Saturday, March 10, 2007

commentary: endurance sports and kung fu (part 2) - center of gravity

one of the first things i picked up on when i started kung fu lessons was the attention given to the placement of body weight. it caught my eye, since triathlon (and most sports in general) also dedicate a proportion of time to the location and positioning of body weight.

note that i'm not talking about body weight specifically, as in terms of raw numbers and quantity of muscle or fat. i'm talking about the use of the body weight via manipulation to achieve a certain physical result. this doesn't mean gaining or losing the muffin-top problem that is the love handles draping out over your pants, but rather the placement of the body and its mass in relation to the space around you.

superficially, kung fu and triathlon appear to have radically different notions of how to manipulate body weight--or to be more scientifically accurate, body mass. but underlying these differences are commonalities in concepts and interpretations of body mass, and how its location and position affects the physics of motion.


in some ways, relative to endurance sports, kung fu (and maybe martial arts in general) requires a very different positioning of a person's body mass.

in kung fu, i've noticed a near-obsession with lowering body mass. not just in terms of physically lowering a person's body towards the ground, such as in low stances with spread-out legs that the public may have already seen, but also in terms of mental visualization. kung fu calls for the practitioner to imagine their body mass going down, to an extent that a person can feel their body connecting with the earth. you'll often hear terms used to describe this like "sinking," "becoming heavy," "rooting," or "becoming rooted." this is often used in conjunction with the idea of "chi" (or energy), in phrases like "sink your chi" or "lower your chi."

the purpose behind this is to provide the practitioner with internal cues that signal the body to adopt the proper postures and stances necessary to perform techniques properly. i've been told (and have personally discovered) that kung fu is an art of nuances, with seemingly minute and inconsequential adjustments in joints and limbs producing radically different results in force and speed. while i am not entirely clear on the physics, i can say that apparently subtle changes in body positioning can greatly influence the effectiveness of kung fu techniques. among the prerequisite finer--but very crucial--points of the art is the setting of postures and stances in a way that gives the practitioner 1) a stable platform resistant to the destabilizing efforts of the opponent(s) and 2) helps direct power into the practitioner's techniques.

the visualization of "sinking" the body mass, for whatever reason, seems to help signal the body into minute actions that enable these necessary postures and stances. and the usage of phrases like "sink your chi" helps the practitioner imagine their physical effort (or energy) driving their body mass, in effect giving additional mental cues about energy that make facilitate the mental cues about body mass, thereby serving to further increase the signals to the body to adopt the proper postures and stances.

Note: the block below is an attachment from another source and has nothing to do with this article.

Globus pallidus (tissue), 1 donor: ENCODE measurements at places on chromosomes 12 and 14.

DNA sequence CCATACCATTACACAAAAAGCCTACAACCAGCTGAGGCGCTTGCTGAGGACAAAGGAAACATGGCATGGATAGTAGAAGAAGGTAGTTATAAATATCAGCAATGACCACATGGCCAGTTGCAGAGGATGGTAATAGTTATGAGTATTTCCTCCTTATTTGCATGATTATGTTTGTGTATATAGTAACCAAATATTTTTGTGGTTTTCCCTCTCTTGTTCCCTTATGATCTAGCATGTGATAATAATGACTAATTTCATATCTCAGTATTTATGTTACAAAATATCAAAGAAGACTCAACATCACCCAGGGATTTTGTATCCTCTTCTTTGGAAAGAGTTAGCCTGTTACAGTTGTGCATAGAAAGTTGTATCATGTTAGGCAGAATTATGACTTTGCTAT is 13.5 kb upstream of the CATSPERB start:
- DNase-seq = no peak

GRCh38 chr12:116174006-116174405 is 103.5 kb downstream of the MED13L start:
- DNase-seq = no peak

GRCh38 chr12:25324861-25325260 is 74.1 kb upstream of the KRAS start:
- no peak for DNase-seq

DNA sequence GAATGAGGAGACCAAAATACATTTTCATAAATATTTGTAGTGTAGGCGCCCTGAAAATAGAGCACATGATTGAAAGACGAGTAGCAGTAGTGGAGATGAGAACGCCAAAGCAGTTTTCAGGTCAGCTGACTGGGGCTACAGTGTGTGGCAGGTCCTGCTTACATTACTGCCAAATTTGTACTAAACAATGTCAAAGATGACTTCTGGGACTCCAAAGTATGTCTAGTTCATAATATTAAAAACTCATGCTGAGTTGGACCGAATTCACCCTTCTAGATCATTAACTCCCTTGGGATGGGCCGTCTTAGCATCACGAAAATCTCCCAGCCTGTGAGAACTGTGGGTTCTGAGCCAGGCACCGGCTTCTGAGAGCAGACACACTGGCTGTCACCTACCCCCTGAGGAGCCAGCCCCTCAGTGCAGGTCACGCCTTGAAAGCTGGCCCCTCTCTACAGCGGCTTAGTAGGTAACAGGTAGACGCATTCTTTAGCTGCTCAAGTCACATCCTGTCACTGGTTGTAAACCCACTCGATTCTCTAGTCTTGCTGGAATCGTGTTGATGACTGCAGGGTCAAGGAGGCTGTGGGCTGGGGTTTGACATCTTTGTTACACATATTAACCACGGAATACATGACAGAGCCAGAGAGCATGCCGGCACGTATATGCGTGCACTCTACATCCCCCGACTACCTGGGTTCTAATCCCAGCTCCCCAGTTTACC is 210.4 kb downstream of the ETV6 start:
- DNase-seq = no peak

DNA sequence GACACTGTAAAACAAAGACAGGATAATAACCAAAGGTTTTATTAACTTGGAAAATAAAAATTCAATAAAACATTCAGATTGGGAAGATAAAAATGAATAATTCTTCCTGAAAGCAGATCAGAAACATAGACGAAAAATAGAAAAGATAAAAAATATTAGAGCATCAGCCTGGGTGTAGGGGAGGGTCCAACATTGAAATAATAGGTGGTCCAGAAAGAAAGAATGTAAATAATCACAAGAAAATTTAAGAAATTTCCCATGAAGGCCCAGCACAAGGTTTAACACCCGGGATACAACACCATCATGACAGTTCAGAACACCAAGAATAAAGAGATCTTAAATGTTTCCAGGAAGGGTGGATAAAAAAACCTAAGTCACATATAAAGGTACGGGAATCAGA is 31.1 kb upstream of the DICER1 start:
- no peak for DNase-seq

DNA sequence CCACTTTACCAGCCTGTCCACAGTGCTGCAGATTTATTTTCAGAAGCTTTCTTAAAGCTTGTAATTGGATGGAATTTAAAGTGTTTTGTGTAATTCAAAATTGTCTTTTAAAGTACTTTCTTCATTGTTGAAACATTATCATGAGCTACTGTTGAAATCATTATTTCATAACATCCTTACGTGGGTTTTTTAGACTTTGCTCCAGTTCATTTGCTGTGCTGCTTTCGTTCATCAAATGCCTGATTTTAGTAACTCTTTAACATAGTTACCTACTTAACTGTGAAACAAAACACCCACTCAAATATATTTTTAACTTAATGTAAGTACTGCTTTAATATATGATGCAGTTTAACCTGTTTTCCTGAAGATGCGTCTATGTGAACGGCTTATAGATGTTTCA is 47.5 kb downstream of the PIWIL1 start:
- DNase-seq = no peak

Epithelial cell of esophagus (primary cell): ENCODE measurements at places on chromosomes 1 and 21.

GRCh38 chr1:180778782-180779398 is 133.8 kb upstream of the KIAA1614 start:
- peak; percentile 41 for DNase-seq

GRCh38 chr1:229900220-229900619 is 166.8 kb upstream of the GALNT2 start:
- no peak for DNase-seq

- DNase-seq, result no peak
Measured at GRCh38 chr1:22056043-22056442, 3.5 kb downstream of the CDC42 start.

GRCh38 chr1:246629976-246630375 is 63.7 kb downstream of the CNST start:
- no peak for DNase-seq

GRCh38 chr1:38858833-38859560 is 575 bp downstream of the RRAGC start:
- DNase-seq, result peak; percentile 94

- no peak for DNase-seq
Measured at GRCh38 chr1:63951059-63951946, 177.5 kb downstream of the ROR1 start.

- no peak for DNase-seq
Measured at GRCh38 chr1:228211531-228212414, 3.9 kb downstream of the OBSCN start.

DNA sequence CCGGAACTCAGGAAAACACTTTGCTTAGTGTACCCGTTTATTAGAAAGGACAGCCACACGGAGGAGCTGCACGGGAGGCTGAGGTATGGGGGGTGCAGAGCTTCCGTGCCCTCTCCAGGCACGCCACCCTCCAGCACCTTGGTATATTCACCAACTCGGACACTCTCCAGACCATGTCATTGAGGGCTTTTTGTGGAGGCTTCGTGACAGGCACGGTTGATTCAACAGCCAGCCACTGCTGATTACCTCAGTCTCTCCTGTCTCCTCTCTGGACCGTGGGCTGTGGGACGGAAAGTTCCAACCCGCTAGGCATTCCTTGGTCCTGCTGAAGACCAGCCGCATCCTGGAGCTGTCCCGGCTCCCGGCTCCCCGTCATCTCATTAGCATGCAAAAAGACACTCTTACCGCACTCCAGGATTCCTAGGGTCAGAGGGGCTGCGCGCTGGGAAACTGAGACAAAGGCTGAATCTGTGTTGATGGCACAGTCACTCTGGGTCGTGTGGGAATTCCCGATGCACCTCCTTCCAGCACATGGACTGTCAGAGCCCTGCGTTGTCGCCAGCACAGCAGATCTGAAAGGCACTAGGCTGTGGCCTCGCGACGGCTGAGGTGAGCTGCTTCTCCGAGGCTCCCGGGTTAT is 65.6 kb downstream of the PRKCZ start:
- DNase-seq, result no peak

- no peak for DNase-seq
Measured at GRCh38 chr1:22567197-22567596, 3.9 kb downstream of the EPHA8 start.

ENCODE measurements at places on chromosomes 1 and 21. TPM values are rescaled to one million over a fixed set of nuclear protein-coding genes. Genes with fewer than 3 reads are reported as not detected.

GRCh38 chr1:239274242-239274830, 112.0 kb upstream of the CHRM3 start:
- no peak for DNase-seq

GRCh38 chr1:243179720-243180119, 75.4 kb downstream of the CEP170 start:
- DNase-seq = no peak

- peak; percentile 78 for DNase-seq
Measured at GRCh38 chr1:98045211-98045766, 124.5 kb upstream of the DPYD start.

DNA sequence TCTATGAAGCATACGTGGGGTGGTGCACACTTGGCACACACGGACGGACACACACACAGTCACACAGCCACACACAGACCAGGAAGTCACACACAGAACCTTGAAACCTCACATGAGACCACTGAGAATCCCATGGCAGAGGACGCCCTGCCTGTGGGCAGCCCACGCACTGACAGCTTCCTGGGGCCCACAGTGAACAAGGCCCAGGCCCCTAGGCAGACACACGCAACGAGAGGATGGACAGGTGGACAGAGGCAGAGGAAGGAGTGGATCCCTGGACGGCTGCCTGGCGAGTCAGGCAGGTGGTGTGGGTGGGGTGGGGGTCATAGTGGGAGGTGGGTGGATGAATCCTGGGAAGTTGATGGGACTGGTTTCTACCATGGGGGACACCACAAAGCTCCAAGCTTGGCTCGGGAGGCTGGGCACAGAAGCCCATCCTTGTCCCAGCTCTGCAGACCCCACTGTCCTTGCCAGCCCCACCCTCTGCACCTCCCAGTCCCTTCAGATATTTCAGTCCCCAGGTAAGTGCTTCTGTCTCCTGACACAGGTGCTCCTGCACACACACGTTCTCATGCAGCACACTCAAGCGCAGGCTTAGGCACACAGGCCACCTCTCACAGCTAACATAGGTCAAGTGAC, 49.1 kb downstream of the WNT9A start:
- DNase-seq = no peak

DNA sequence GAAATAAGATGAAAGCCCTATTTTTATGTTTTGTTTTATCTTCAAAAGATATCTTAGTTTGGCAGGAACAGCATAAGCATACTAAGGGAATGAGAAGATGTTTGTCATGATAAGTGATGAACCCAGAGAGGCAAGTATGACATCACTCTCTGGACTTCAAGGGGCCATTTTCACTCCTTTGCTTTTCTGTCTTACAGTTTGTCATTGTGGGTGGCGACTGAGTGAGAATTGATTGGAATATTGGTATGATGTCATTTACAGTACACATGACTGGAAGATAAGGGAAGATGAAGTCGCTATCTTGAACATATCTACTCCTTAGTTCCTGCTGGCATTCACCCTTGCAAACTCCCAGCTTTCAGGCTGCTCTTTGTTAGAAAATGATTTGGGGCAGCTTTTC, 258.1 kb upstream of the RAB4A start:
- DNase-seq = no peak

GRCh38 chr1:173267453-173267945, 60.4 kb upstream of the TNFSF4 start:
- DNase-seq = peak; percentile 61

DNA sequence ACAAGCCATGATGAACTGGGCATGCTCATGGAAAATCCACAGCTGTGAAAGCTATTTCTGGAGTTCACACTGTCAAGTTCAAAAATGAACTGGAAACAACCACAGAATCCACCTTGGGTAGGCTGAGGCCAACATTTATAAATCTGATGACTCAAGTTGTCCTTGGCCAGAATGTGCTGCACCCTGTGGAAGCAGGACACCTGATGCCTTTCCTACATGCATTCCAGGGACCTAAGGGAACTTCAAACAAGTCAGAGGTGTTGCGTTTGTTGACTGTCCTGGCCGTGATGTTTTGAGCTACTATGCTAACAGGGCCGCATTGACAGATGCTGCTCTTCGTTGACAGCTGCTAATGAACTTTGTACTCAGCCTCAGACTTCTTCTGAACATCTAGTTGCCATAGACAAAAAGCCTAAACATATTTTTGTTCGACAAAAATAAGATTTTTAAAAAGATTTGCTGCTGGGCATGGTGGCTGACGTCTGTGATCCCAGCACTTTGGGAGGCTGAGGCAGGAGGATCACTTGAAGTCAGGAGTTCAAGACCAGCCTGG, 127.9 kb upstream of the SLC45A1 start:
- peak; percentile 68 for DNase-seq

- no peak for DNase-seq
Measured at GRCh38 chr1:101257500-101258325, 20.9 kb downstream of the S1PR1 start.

such detail is in part why instructors (or "sifus") insist that it takes years to learn kung fu, and a great deal of patience and diligence, since it takes a great deal of time for people to gain the physical coordination and the subtleties and nuances necessary for true and effective performance of the art.

in contrast to kung fu, endurance sports seem to have an entirely contrary view of visualization on body mass placement. in endurance sports, the goal is not to imagine the body "sinking" or "becoming heavy," but rather on being higher. if anything, endurance sports--at least for triathlon--calls for athletes to imagine themselves as being weightless, and uses terms to help construct the image of weightlessness, like "light," "feathery," or "floating."

the entire goal is to get athletes to move quicker, and to generate the body alignment necessary to generate a higher rate of turnover in swim stroke, pedal stroke, and running stride. this means that the athlete needs to perceive themselves in swimming as a body skating along the surface of the water, free of drag or encumbrances; in cycling as a whirring machine knifing through the air and flying over the road; and in running as hovering over ground and skimming the earth with the feet.

these kinds of requirements call for mental cues that signal the body to be more mobile and active, and as a result necessitate the visualization of being "light" or "feathery." any idea of "sinking" or "becoming rooted" means giving the body signals to become fixed and planted into the ground, which means less movement--which for endurance sports means death.


for all these differences, i still see that endurance sports and kung fu overlap, in that by conceptualizing their perspectives on body mass location and placement, they fundamentally deal with manipulation of the same thing: a person's center of gravity.

kung fu, by asking practitioners to become "rooted" or to "sink" to facilitate the creation of a stable platform, are essentially nudging them to lower their center of gravity. a higher center of gravity produces greater instability, in that it allows a striking force to generate a greater amount of torque against a defender to knock them over; taking the body as a lever arm, the force comes from the strike to the upper body and the pivot point is the defender's nexus with the ground. a lower center of gravity produces greater stability, calling upon an attacker to produce greater force to generate the same amount of torque against a defender.